The more I mull over Matthew Vaughn’s Kick-Ass, the more I feel disappointed in it. Having much enjoyed Vaughn’s last feature, Stardust (2007), and having liked his first film, Layer Cake (2004), more than anyone else I know, I had high hopes for this movie. Add in a potentially clever premise—a teenage nerd with no superpowers decides to become a superhero—and the possibility of a bout of bad taste and absurdity in the form of over-the-top violence, and my anticipation for a couple of hours of trashy entertainment was great.
The pity is, however, that what I was hoping for and what I got only kind of match up—and a lot of this has to do with Kick-Ass never quite latching onto the right tone. The general idea is for the movie to be one of those postmodern deconstructions of superhero lore that pop up from time to time, from The Tick to Pixar’s The Incredibles. Here, the premise is firmly wedged between the real world and the question of what would happen if a normal, everyday teen—out of a sense of optimism and naïveté—decided to become a masked superhero called Kick-Ass.
The sometimes clever, often cheeky observations of comic-book truisms are the film’s apex. This is when Vaughn and his co-writer Jane Goldman are at their best, and when the film manages to be both quirky and funny. But if you start to poke around underneath, you’ll find a tendency for the movie to subvert its own subversiveness.
With all the trouble the film goes to in order to reinvent the comic-book movie, the bare bones of the plot is Superhero Flick 101. Even the subplot of nerdy, psychotic superhero Big Daddy (Nicolas Cage) and his daughter and protégé Hit-Girl (Chloe Moretz, Diary of a Wimpy Kid) gets whittled down to nothing more than a revenge yarn. For all the effort the film takes in making itself the antithesis of yet another Batman or Spider-Man movie, it never manages to quite set itself apart. At the same time, while Kick-Ass aims to exist in the real world, the action scenes are nothing but absurd. Unable to find the right pitch, the movie wavers from one mood to the other.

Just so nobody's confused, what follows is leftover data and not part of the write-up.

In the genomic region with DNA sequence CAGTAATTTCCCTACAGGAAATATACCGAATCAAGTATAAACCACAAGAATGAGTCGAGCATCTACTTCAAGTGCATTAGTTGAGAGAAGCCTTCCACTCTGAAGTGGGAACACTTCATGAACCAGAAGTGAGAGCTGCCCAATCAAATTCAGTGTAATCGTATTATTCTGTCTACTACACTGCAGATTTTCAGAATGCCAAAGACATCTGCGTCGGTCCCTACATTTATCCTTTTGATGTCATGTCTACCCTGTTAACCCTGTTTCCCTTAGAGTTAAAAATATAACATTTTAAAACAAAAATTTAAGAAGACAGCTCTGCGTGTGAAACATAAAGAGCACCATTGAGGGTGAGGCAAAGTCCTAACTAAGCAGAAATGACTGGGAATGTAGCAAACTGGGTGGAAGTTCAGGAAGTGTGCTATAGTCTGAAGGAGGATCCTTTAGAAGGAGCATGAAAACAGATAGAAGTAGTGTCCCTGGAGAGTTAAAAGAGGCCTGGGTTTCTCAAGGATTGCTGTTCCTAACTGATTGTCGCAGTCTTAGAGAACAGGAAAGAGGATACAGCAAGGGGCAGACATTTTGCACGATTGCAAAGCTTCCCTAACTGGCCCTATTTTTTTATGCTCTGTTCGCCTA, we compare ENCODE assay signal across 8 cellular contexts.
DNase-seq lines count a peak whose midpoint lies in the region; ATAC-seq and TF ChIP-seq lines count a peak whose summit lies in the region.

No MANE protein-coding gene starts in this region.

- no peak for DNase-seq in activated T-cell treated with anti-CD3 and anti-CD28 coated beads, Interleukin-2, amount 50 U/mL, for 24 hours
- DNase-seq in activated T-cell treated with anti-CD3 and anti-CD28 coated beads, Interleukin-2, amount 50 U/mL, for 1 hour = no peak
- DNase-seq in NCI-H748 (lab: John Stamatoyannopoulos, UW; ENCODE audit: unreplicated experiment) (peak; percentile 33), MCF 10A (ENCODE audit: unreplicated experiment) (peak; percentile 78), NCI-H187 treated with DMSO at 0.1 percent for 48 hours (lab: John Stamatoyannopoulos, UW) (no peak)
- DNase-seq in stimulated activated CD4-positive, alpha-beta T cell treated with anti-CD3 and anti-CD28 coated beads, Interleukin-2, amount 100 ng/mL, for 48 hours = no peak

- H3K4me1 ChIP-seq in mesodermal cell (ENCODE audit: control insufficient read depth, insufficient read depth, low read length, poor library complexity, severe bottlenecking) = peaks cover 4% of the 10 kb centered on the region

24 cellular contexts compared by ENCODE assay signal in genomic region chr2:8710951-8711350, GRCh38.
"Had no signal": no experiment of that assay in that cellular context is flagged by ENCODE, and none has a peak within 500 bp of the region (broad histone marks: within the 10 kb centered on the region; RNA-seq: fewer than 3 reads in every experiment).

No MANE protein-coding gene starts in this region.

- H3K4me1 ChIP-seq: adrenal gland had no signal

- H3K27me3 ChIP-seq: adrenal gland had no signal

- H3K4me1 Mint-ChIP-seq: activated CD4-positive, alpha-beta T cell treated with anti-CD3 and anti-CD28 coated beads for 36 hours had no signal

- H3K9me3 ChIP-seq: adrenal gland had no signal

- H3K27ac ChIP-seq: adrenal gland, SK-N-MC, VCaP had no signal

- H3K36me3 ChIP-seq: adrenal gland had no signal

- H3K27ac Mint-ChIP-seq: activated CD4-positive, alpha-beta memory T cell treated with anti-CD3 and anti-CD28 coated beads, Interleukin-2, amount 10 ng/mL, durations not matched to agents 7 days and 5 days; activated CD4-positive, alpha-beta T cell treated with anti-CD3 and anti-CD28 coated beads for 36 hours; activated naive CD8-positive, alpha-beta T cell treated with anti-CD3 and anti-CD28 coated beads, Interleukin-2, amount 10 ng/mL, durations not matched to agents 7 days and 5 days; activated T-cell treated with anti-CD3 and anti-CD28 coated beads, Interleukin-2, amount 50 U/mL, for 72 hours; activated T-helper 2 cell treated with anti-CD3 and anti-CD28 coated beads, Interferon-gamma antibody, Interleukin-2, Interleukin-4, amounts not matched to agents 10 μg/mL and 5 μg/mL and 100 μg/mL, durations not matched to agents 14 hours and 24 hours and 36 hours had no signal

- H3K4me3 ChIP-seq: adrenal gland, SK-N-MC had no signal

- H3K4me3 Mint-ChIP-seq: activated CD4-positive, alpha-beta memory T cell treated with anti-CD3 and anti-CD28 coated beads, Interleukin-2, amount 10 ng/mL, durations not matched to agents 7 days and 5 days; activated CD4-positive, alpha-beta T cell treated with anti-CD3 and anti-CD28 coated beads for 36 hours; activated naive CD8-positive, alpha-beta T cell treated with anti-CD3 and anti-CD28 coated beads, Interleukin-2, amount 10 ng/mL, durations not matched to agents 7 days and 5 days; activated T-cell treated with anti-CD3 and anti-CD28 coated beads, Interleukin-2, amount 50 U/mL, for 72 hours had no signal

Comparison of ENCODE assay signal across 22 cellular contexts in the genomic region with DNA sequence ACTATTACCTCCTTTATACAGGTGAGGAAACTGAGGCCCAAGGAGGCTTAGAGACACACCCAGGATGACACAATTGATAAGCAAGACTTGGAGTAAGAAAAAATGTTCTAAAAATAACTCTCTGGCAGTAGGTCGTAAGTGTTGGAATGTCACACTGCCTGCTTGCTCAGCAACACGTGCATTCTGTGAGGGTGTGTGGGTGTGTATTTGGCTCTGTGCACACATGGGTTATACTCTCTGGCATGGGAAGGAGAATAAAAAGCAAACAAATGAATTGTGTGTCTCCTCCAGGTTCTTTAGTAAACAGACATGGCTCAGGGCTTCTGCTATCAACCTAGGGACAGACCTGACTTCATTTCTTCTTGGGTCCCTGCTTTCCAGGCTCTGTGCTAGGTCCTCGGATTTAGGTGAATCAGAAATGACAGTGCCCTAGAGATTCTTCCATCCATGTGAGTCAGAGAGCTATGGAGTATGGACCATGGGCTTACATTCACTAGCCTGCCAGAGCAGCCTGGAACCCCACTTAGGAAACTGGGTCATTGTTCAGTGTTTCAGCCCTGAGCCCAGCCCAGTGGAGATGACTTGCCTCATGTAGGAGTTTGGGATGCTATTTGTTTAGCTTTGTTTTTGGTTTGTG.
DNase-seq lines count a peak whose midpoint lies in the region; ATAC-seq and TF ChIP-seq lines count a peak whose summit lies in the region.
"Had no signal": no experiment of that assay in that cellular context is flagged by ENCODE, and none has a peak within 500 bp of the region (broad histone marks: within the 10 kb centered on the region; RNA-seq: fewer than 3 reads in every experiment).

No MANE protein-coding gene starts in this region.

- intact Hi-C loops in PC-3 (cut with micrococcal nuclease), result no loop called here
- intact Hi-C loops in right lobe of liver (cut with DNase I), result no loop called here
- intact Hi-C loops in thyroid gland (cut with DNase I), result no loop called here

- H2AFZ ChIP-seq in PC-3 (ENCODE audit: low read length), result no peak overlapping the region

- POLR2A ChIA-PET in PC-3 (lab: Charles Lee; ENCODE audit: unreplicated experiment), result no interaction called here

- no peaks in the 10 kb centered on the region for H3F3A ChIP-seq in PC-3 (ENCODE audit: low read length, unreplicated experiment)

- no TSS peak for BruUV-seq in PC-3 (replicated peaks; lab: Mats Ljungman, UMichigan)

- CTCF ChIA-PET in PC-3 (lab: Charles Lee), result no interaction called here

None of this means the film has little going for it. On the contrary, the action scenes are assured, coherent and—best of all—imaginative. Vaughn’s direction oozes style, and this kind of over-energized action picture suits him perfectly. But he does more than just shoot fight scenes and shoot-outs. In one instance, Vaughn managed with a couple of mugs of hot chocolate to get more of an emotional reaction out of me than he has any right to. And along with Werner Herzog and his recent Bad Lieutenant: Port of Call—New Orleans, the movies have me reassessing my opinion of Nicolas Cage (at least until he and his animal-pelt hairpiece return this summer in The Sorcerer’s Apprentice). In a lot of ways, it’s the things that Vaughn nails that makes the movie a bit of a letdown, because they point to the potential for something so much greater.
A lot has been made in some quarters—including a pretty scathing review by Roger Ebert—of the fact that the film features 11-year-old superhero Hit-Girl partaking in wholesale (albeit extremely stylized) murder on multiple occasions. (It’s worth noting that the objections are more to the age of the character than the acts themselves). The movie never condones any of this, but never completely damns it either. Maybe I’m too jaded or desensitized, but I never found Hit-Girl’s antics as morally repugnant as some believe I’m supposed to.
In the end, does Kick-Ass up the ante in action movies? Yes. Is it horribly offensive? It would appear that is up to the viewer to decide. Rated R for strong brutal violence throughout, pervasive language, sexual content, nudity and some drug use—some involving children.